So I make myself the measure of photographic ‘knowledge’. What does my body know of Photography? I observed that a photograph can be the object of three practices (or of three emotions, or of three intentions): to do, to undergo, to look. The Operator is the Photographer. The Spectator is ourselves, all of us who glance through collections og photographs – in magazines and newspapers, in books, albums, archives … And the person or thing photographed is the target, the referent, a kind of little simulacrum, any eidolon emitted by the object, which I should like to call the Spectrum of the Photograph, because this word retains, through its root, a relation to ‘spectacle’ and adds to it that rather terrible thing which is there in every photograph: the return of the dead.

One of these practices was barred to me and I was not to investigate it: I am not a photographer, not even an amateur photographer: too impatient for that: I must see right away what I have produced (Polaroid? Fun, but disappointing, except when a great photographer is involved). I might suppose that the Operator’s emotion (and consequently the essence of Photography-according-to-the-Photographer) had some relation to the ‘little hole’ (stenope) through which he looks, limits, frames, and perspectivizes when he wants to ‘take’ (to surprise). Technically, Photography is at the intersection of two quite distinct procedures; one of a chemical order: the action of light on certain substances; the other of a physical order: the formation of the image through an optical device. It seemed to me that the Spectator’s Photograph descended essentially, so to speak, from the chemical’s revelation of the object (from which I received, by deferred action, the rays), and that the Operator’s Photograph, on the contrary, was linked to the vision framed by the keyhole of the camera obscura. But of that emotion (or of that essence) I could not speak, never having experienced it; I could not join the troupe of those (majority) who dealt with Photography-according-to-the-Photographer. I possessed only two experiences: that of the observed subject and that of the subject observing…

Roland Barthes: Camera Lucida: Chapter 2

Who could help me?

From the first step, that of classification (we must surely classify, verify by samples, if we want to constitute a corpus), Photography evades us. The various distributions we impose upon it are in fact either empirical (Professionals/ Amateurs), or rhetorical (Landscapes/ Objects/ Portraits/ Nudes), or else aesthetic (Realism/ Pictorialism), in any case external to the object, without relation to its essence, which can only be (if it exists at all) the New of which it has been the advent; for these classifications might very well be applied to other, older forms of representation. We might say that Photography is unclassifiable. Then I wondered what the source of this disorder might be.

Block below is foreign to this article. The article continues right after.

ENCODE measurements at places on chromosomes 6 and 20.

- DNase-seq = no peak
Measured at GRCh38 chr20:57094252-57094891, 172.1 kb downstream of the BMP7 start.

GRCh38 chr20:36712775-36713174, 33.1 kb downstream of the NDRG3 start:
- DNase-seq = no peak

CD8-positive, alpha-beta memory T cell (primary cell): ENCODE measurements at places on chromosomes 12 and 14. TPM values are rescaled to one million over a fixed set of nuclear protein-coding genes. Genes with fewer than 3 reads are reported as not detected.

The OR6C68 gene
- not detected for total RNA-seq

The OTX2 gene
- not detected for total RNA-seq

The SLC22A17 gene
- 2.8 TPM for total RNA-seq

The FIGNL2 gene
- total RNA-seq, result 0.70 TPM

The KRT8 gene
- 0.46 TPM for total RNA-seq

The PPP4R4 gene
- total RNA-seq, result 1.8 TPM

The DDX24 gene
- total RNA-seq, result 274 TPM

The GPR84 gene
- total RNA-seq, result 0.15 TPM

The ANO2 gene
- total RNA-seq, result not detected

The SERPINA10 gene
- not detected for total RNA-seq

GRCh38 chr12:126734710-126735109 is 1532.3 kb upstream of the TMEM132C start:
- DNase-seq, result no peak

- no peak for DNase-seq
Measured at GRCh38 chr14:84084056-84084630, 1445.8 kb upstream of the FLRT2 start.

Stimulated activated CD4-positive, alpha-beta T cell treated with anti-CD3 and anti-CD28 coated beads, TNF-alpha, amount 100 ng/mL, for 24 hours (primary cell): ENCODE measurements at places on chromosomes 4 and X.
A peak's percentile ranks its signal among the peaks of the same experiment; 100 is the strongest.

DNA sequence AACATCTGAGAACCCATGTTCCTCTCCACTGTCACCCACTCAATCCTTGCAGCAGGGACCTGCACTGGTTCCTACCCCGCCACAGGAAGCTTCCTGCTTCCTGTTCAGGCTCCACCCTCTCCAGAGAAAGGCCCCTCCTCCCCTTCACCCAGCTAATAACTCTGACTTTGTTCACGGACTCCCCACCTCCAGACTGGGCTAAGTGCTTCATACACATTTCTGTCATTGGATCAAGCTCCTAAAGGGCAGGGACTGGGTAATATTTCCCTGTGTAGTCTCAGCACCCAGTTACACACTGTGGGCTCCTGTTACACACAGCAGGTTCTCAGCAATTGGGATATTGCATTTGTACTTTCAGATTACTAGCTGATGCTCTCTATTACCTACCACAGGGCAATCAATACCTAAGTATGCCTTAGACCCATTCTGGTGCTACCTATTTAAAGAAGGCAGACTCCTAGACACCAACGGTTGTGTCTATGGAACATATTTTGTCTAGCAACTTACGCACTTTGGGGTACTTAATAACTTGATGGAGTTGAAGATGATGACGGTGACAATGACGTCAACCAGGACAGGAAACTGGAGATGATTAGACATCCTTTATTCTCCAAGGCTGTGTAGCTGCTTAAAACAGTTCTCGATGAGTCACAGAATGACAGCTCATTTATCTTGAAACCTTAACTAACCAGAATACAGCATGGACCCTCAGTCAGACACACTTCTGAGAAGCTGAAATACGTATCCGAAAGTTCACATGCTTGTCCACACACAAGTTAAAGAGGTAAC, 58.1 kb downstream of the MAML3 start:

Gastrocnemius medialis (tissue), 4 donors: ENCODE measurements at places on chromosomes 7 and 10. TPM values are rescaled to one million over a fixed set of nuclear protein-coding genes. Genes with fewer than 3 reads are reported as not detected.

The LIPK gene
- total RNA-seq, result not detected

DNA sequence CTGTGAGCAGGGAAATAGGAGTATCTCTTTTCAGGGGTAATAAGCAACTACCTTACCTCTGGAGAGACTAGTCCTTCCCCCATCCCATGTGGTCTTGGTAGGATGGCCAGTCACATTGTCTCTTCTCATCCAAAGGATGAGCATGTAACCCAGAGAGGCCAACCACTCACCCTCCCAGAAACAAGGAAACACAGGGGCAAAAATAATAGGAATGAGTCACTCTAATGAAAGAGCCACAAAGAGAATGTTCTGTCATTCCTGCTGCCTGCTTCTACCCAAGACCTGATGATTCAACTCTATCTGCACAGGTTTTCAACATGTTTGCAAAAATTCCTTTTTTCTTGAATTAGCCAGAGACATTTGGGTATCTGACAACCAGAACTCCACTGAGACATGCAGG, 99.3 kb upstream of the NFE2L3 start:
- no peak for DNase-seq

The first thing I found was this. What the Photograph reproduces to infinity has occurred only once: the PHotograph mechanically repeats what could never be repeated existentially. In the Photograph, the event is never transcended for the sake of something else: the Photograph always leads the corpus I need back to the body I see; it is the absolute Particular, the sovereign Contingency, matte and somehow stupid, the This (this photograph, and not Photography), in short, what Lacan calls the Tuche, the Occasion, the Encounter, the Real, in its indefatigable expression. In order to designate reality, Buddhism says sunya, the void; but better still: tathata, as Alan Watts has it, the fact of being this, og being thus, of being so; tat means that in Sanskrit and suggests the gesture of the child pointing his finger at something and saying: that, there it is, lo! but says nothing else; a photograph cannot be transformed (spoken) philosophically, it is wholly ballasted by the contingency of which it is the weightless, transparent envelope. Show your photographs to someone – he will immediately show you his: ‘Look, this is my brother, this is me as a child,’ etc.; the Photograph is never anything but an anticipation of ‘Look,’ ‘See,’ ‘Here it is’; it points a finger at certain vis-a-vis, and cannot escape this pure deictic language. This is why, insofar as it is licit to speak of a photograph, it seemed to me just as improbable to speak of the Photograph.